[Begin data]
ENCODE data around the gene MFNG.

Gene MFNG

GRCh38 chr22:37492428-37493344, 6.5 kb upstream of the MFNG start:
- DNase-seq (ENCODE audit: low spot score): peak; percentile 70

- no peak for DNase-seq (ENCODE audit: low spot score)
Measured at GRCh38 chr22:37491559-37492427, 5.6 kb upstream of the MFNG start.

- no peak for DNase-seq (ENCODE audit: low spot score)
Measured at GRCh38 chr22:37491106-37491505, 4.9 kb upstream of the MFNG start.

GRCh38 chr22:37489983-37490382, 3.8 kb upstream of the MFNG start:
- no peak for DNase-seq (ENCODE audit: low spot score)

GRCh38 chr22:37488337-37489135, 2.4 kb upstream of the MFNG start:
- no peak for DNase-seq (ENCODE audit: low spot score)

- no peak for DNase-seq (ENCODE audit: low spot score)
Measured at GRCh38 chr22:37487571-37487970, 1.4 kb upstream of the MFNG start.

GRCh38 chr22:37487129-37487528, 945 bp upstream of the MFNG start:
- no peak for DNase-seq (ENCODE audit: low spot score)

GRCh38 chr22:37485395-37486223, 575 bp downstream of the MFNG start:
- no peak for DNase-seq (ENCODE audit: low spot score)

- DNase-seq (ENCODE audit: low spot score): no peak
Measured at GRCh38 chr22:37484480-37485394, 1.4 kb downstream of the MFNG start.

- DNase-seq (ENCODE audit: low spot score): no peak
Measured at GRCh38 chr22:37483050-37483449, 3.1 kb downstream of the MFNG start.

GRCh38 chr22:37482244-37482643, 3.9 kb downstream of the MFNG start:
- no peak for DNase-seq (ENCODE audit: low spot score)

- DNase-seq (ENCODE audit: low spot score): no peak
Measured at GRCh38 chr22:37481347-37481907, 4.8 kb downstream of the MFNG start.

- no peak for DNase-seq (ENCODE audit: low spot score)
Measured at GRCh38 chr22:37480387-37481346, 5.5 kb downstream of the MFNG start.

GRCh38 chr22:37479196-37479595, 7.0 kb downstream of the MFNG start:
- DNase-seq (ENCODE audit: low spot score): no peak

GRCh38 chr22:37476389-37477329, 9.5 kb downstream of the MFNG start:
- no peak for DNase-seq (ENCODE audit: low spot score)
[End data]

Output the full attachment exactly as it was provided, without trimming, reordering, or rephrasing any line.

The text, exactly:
ENCODE data around the gene MFNG.

Gene MFNG

GRCh38 chr22:37492428-37493344, 6.5 kb upstream of the MFNG start:
- DNase-seq (ENCODE audit: low spot score): peak; percentile 70

- no peak for DNase-seq (ENCODE audit: low spot score)
Measured at GRCh38 chr22:37491559-37492427, 5.6 kb upstream of the MFNG start.

- no peak for DNase-seq (ENCODE audit: low spot score)
Measured at GRCh38 chr22:37491106-37491505, 4.9 kb upstream of the MFNG start.

GRCh38 chr22:37489983-37490382, 3.8 kb upstream of the MFNG start:
- no peak for DNase-seq (ENCODE audit: low spot score)

GRCh38 chr22:37488337-37489135, 2.4 kb upstream of the MFNG start:
- no peak for DNase-seq (ENCODE audit: low spot score)

- no peak for DNase-seq (ENCODE audit: low spot score)
Measured at GRCh38 chr22:37487571-37487970, 1.4 kb upstream of the MFNG start.

GRCh38 chr22:37487129-37487528, 945 bp upstream of the MFNG start:
- no peak for DNase-seq (ENCODE audit: low spot score)

GRCh38 chr22:37485395-37486223, 575 bp downstream of the MFNG start:
- no peak for DNase-seq (ENCODE audit: low spot score)

- DNase-seq (ENCODE audit: low spot score): no peak
Measured at GRCh38 chr22:37484480-37485394, 1.4 kb downstream of the MFNG start.

- DNase-seq (ENCODE audit: low spot score): no peak
Measured at GRCh38 chr22:37483050-37483449, 3.1 kb downstream of the MFNG start.

GRCh38 chr22:37482244-37482643, 3.9 kb downstream of the MFNG start:
- no peak for DNase-seq (ENCODE audit: low spot score)

- DNase-seq (ENCODE audit: low spot score): no peak
Measured at GRCh38 chr22:37481347-37481907, 4.8 kb downstream of the MFNG start.

- no peak for DNase-seq (ENCODE audit: low spot score)
Measured at GRCh38 chr22:37480387-37481346, 5.5 kb downstream of the MFNG start.

GRCh38 chr22:37479196-37479595, 7.0 kb downstream of the MFNG start:
- DNase-seq (ENCODE audit: low spot score): no peak

GRCh38 chr22:37476389-37477329, 9.5 kb downstream of the MFNG start:
- no peak for DNase-seq (ENCODE audit: low spot score)